From Ron Bautista on 13 Jul 1998 in the comp.unix.questions newsgroup
I have a toshiba laptop...1.2gig. has like 10 bad cluster. Do I have to say goodbye to this one, and buy a new one If not--- what software or downloadable app can I get to get it fix.... I would very much appreciate your help.
Thank you, Ron Bautista
I thought I answered this awhile ago. But I don't find it in my archives and I do find it in my inbox. So,
You usually can't "fix" bad clusters --- though you can instruct your OS to "map them out" (refuse to use them). There used to be a software package for MS-DOS called Spinrite (Gibson Software?) which would do surface analysis of many types of drives and might be able to restore bad clusters to use (although it was never recommended).
There used to also be procedures for many ST-506 (MFM and RLL) hard drives and some SCSI drives which would allow the user to do a "low level format" of the drive. However with modern IDE and SCSI drives this option is generally unavailable --- some drives will let you sent the low-level format command to them, and their electronics will blithely ignore your command and send a "success" signal back (I've even heard that some will use a suitable delay factor).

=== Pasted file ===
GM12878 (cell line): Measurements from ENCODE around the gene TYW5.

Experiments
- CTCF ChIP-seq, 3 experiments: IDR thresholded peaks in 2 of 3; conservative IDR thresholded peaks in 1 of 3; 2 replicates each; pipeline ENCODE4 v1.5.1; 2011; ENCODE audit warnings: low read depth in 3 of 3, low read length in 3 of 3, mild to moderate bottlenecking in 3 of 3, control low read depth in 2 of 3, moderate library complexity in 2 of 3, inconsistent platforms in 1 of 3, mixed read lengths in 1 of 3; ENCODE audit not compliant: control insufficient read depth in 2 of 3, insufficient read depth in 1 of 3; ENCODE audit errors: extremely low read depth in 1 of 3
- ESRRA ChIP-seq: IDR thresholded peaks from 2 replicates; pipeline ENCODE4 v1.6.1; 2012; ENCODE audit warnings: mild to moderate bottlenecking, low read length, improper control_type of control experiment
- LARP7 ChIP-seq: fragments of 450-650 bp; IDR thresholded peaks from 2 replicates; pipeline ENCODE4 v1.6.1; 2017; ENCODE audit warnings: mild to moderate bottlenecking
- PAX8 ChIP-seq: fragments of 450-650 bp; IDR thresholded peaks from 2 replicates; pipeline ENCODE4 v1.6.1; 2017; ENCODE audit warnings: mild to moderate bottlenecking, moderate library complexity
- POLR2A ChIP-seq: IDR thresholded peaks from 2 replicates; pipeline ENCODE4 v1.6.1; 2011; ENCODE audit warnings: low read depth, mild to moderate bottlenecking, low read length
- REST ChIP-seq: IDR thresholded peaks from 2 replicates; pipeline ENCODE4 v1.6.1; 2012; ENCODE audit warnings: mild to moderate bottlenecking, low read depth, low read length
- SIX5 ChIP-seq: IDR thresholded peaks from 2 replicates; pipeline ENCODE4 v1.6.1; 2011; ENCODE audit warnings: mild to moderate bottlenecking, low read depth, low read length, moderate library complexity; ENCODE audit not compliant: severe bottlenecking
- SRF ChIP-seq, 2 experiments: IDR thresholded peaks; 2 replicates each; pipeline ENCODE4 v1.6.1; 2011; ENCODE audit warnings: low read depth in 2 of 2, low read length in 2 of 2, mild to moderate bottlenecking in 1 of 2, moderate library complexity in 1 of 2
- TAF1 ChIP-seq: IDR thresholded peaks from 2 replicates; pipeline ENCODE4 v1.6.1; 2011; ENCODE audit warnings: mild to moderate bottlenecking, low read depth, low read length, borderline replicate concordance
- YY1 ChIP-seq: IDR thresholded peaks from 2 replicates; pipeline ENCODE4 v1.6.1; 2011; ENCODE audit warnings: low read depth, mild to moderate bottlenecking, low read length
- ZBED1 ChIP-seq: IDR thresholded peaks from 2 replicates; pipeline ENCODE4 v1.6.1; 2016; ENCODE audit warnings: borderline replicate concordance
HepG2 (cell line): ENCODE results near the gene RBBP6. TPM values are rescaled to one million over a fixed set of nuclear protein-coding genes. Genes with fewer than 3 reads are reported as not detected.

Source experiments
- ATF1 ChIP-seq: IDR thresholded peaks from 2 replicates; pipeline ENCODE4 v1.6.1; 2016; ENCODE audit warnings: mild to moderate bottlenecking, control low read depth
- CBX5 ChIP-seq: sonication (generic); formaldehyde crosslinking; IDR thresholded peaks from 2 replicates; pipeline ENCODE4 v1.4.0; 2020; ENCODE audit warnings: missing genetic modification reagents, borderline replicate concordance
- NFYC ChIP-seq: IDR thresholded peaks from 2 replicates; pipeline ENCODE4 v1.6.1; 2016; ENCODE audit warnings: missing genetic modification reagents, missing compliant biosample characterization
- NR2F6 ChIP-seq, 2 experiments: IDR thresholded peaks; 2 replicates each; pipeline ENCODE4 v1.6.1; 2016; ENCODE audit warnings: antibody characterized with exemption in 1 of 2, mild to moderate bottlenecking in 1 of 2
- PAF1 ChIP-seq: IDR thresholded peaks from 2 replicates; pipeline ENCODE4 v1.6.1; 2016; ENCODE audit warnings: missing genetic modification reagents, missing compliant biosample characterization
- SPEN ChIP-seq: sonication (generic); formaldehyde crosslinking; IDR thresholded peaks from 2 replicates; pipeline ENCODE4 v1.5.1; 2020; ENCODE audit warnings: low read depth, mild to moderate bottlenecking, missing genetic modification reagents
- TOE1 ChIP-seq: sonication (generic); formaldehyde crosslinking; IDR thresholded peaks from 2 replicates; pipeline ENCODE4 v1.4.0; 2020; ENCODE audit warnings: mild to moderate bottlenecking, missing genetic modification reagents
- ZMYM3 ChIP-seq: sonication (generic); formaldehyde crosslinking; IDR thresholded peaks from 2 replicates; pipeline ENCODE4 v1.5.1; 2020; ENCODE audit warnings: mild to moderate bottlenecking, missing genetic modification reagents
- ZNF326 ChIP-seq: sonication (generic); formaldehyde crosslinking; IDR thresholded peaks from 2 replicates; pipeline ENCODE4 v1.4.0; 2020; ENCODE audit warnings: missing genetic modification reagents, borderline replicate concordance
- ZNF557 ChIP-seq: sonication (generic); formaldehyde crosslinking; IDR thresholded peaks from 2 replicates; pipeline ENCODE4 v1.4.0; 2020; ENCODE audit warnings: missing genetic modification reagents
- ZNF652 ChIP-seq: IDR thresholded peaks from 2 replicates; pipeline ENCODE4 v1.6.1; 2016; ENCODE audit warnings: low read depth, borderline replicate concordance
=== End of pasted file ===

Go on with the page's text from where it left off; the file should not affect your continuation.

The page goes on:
The point is that modern drives are much more sophisticated than the old ST-506 drives. Their electronics usually already manage a number of extra blocks per track (cylinder) and automatically map the extra blocks into use. Thus you usually don't see any bad blocks on a modern drive until you have enough errors on some of the tracks that the are no extras for them.
Thus, when you see "10" back blocks on a drive, it might be that there are many more that have been automatically mapped out by the drives electronics (and are thus not visible to the OS, even at the device driver layer).
For using such a drive with Linux you simply use the -c option to 'mke2fs' when you make (format) new filesystems. This will call the 'badblocks' program and make the appropriate adjustments to the filesystems tables. I think these adjustments amount to permanently marking those blocks as unavailable by adding them to a special 'inode' that's maintained by the fs --- they'll never appear in the free list.
To add more/new bad blocks you can use the -c option to e2fsck. You can also run 'badblocks' by hand, save it's output/report to a file, and use that as input to e2fsk's -l switch.
That's about all there is to say about bad blocks under Linux.
Obviously you want to maintain good backup procedures --- and knowing that you have bad blocks on this drive may encourage you to be extra careful about your data on that system.